Managerial Expertise, Private Information, and Pay-Performance Sensitivity

Dutta, Sunil
March 2008
Management Science;Mar2008, Vol. 54 Issue 3, p429
Academic Journal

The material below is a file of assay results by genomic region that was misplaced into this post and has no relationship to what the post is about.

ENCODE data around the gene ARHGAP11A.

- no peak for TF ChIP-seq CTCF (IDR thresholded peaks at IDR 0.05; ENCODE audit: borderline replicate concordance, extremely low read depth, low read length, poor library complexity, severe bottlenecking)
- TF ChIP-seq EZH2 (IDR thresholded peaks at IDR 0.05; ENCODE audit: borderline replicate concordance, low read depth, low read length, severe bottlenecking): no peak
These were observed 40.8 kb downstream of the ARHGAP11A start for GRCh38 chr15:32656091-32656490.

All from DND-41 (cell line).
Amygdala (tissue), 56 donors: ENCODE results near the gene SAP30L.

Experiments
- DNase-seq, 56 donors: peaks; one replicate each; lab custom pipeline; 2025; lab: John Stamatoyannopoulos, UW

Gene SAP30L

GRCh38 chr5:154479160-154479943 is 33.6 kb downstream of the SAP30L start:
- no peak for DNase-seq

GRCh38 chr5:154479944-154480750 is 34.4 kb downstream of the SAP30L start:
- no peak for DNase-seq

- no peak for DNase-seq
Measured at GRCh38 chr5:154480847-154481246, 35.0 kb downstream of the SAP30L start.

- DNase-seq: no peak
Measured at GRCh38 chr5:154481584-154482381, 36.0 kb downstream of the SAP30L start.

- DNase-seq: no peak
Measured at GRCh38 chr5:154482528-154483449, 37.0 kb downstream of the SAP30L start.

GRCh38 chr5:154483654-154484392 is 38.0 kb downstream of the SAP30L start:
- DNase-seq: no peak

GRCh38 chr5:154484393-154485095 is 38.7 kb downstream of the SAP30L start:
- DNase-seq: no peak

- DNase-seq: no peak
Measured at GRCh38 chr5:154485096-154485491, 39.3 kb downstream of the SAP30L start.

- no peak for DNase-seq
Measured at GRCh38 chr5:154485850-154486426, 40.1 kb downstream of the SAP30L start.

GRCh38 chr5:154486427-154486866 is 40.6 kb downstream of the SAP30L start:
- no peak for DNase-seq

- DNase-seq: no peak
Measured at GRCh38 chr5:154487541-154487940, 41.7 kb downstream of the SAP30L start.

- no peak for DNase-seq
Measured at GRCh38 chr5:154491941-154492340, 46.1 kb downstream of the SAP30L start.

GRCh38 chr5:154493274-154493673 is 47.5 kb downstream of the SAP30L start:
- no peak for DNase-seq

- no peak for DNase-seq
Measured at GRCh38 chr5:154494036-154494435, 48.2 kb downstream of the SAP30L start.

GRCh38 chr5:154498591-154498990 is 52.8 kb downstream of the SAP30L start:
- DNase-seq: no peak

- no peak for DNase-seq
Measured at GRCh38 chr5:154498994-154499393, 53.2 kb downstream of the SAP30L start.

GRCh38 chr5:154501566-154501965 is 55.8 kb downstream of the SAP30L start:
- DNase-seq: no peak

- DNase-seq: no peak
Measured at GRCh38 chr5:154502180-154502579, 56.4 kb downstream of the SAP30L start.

This paper characterizes optimal pay-performance sensitivities of compensation contracts for managers who have private information about their skills, and those skills affect their outside employment opportunities. The model presumes that the rate at which a manager's opportunity wage increases in his expertise depends on the nature of that expertise, i.e., whether it is general or firm specific. The analysis demonstrates that when managerial expertise is largely firm specific (general), the optimal pay-performance sensitivity is lower (higher) than its optimal value in a benchmark setting of symmetric information. Furthermore, when managerial skills are largely firm specific (general), the optimal pay-performance sensitivity decreases (increases) as managerial skills become a more important determinant of firm performance. Unlike the standard agency-theoretic prediction of a negative trade-off between risk and pay-performance sensitivity, this paper identifies plausible circumstances under which risk and incentives are positively associated. In addition to providing an explanation for why empirical tests of risk-incentive relationships have produced mixed results, the analysis generates insights that can be useful in guiding future empirical research.


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